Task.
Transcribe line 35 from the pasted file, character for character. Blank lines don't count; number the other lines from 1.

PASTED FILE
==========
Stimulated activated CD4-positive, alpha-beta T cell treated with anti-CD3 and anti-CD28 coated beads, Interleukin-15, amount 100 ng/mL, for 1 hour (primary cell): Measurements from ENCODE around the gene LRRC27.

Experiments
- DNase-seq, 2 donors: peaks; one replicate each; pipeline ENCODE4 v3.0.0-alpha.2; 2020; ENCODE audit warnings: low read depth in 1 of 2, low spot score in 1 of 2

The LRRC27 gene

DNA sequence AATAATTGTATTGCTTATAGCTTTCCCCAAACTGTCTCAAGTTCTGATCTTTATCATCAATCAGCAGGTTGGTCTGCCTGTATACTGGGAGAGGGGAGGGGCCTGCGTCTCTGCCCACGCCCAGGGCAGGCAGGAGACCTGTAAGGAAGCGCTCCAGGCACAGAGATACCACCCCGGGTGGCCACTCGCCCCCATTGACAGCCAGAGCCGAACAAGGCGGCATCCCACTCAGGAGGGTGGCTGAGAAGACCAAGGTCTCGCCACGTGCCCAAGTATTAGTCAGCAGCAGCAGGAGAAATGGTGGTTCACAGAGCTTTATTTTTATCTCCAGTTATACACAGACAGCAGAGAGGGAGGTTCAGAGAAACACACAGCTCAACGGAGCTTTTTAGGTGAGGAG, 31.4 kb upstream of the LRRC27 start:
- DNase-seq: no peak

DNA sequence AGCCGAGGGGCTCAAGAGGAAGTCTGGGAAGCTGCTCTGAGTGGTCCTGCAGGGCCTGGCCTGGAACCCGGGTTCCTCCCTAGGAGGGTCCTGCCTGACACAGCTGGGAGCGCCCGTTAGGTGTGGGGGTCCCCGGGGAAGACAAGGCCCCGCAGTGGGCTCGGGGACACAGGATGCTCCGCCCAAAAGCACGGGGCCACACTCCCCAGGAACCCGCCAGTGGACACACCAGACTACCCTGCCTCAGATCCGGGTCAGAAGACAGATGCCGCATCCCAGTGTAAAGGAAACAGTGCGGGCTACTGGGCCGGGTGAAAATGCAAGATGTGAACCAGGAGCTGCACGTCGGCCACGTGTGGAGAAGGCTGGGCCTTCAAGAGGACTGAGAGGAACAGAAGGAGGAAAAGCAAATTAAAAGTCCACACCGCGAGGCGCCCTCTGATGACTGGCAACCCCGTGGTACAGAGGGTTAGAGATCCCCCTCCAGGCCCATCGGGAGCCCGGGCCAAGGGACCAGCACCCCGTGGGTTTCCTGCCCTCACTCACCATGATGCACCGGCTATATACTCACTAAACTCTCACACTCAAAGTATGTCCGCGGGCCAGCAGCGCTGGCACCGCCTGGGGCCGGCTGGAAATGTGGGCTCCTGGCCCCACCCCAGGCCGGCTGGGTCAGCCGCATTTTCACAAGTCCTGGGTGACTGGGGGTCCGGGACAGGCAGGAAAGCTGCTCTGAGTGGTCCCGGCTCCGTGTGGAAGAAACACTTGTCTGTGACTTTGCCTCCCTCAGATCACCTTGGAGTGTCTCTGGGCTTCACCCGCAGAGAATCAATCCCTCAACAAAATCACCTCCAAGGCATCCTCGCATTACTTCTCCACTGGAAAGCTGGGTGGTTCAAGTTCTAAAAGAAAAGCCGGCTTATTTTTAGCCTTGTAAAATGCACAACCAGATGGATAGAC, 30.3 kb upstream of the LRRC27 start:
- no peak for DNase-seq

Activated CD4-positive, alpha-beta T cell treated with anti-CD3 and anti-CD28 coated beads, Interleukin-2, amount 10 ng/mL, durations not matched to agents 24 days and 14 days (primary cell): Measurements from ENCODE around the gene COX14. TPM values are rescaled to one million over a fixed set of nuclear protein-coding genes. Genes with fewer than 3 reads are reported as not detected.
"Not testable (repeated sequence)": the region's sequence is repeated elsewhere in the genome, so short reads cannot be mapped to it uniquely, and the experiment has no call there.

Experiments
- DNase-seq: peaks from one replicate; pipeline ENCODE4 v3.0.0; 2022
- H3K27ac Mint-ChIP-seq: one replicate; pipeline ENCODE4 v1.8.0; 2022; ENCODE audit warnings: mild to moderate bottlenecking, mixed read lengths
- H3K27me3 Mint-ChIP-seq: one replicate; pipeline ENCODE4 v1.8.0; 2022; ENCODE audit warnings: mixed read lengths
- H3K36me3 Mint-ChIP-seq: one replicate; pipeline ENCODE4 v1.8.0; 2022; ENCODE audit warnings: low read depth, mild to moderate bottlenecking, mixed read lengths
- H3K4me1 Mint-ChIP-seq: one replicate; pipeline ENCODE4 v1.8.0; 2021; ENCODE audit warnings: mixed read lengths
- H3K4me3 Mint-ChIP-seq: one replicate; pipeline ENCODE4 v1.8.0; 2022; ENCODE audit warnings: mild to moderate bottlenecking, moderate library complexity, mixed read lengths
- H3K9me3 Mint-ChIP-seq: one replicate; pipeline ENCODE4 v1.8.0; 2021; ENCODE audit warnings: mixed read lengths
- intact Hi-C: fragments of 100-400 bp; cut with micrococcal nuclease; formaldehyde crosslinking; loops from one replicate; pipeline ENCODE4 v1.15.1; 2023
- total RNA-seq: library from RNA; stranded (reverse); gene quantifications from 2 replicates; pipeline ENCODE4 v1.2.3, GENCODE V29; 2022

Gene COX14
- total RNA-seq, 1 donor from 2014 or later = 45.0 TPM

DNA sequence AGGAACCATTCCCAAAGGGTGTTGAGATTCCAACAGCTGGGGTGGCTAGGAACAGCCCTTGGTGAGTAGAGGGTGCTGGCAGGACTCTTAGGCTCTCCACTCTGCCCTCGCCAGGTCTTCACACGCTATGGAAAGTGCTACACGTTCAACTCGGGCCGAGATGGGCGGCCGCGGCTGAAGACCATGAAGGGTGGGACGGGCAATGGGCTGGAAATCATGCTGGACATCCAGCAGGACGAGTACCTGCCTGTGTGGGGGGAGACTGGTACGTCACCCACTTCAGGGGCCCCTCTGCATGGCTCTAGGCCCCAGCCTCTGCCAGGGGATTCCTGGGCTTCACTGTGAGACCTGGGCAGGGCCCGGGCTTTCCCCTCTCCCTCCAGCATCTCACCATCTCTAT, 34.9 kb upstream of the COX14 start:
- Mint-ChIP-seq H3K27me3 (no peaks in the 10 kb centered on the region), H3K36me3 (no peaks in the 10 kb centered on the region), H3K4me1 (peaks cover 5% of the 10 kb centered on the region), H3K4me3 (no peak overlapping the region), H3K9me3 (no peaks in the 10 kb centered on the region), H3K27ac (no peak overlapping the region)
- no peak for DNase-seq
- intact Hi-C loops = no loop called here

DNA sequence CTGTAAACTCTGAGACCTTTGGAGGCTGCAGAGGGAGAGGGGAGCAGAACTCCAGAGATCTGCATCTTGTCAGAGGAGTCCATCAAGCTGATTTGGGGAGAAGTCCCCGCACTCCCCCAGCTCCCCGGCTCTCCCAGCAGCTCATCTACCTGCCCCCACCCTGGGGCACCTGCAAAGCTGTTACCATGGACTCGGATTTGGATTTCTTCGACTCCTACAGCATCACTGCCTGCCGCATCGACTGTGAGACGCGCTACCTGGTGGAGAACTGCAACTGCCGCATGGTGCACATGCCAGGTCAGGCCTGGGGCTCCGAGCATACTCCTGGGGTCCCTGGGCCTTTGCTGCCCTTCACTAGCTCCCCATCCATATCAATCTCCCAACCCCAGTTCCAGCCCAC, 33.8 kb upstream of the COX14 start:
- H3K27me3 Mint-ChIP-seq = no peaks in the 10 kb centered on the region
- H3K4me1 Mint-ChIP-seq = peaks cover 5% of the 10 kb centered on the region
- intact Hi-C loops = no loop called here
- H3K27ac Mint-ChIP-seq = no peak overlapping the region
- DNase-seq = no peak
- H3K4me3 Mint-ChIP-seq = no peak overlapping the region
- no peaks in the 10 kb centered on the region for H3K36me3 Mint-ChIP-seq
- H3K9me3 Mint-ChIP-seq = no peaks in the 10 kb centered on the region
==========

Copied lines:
- H3K9me3 Mint-ChIP-seq = no peaks in the 10 kb centered on the region